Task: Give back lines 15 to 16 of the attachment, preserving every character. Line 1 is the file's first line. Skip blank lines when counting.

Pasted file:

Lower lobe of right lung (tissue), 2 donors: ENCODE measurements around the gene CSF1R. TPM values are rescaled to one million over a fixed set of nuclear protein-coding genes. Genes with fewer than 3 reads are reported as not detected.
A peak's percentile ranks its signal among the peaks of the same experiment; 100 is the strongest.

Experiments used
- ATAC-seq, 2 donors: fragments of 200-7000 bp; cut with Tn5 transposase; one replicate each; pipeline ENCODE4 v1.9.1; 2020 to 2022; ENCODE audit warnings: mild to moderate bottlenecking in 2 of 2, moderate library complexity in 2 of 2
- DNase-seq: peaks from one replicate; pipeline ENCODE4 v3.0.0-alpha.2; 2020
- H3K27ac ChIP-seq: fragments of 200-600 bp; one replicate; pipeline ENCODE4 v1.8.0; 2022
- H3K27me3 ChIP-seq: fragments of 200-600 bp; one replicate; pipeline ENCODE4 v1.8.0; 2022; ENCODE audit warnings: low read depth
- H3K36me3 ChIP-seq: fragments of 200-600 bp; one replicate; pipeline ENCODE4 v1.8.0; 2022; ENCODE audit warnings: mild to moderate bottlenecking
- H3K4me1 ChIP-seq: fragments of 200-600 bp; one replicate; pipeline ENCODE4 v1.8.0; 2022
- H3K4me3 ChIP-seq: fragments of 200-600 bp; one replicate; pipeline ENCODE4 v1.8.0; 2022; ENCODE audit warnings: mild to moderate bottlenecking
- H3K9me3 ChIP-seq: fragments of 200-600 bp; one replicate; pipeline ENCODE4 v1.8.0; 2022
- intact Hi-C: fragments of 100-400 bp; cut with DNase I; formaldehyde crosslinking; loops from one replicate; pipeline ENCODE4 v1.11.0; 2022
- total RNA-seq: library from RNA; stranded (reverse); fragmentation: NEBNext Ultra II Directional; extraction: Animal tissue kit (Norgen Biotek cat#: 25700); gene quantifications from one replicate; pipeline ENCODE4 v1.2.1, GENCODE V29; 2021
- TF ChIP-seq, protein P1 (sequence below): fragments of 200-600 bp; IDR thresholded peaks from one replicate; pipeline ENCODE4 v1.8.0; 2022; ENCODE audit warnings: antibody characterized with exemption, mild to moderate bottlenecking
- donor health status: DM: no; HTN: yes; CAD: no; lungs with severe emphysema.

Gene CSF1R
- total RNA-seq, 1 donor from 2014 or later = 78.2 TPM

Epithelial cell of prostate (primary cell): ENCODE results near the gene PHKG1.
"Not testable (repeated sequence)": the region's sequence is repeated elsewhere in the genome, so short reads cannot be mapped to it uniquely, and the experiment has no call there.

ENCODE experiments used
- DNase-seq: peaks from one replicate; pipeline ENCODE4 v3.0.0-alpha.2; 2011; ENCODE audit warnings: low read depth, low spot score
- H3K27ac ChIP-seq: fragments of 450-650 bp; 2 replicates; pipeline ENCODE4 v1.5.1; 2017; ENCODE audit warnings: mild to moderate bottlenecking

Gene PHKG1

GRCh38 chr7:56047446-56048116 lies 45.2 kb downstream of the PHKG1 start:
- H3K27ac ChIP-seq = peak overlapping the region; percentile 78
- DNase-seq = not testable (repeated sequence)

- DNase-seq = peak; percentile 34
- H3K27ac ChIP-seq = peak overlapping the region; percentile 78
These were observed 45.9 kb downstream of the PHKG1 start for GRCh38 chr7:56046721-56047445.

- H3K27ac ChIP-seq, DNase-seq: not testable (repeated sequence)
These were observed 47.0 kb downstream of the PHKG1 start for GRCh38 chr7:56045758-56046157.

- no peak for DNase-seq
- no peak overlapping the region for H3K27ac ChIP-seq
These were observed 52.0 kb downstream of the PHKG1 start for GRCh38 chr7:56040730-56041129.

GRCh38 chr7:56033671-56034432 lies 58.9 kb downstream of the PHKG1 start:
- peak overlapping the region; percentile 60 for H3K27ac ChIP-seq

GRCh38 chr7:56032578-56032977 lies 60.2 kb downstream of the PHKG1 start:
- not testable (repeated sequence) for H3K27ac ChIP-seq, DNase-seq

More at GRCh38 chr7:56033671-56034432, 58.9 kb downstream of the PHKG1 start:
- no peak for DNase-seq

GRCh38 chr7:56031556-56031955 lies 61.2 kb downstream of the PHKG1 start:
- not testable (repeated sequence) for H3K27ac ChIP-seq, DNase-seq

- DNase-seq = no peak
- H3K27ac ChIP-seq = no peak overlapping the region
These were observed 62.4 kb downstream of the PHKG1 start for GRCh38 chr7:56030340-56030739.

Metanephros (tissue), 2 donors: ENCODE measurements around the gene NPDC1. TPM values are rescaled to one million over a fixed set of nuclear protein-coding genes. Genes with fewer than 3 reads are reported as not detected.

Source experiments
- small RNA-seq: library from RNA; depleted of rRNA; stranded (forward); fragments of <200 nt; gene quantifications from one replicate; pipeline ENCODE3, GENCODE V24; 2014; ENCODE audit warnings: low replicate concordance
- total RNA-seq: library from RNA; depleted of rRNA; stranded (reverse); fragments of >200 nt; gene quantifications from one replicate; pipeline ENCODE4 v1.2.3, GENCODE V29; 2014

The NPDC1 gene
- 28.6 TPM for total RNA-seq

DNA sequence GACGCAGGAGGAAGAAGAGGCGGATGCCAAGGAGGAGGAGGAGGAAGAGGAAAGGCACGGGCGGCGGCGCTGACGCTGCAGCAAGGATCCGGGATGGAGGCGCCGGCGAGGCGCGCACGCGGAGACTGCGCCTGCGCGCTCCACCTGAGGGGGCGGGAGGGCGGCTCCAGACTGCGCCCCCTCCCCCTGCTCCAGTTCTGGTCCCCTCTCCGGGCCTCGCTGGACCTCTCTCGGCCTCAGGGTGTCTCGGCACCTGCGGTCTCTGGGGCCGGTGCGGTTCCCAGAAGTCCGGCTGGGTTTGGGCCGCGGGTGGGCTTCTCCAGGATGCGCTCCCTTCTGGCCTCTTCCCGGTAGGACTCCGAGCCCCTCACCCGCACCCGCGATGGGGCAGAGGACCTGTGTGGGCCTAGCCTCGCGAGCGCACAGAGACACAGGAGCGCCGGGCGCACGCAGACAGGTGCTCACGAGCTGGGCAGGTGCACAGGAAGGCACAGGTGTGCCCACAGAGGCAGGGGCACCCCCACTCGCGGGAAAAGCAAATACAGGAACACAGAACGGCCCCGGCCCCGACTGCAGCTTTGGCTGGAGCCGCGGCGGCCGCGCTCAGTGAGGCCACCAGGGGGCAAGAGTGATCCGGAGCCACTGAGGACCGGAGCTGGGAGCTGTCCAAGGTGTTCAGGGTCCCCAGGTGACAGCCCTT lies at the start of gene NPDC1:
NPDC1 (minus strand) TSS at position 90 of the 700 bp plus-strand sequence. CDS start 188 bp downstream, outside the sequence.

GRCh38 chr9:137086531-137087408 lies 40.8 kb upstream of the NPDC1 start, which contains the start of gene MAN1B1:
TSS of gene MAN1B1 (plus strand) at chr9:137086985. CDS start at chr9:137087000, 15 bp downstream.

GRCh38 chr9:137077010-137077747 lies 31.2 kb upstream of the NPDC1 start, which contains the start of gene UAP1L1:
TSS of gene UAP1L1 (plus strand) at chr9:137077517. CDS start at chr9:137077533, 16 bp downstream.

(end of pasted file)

- donor health status: DM: no; HTN: yes; CAD: no; lungs with severe emphysema.

Gene CSF1R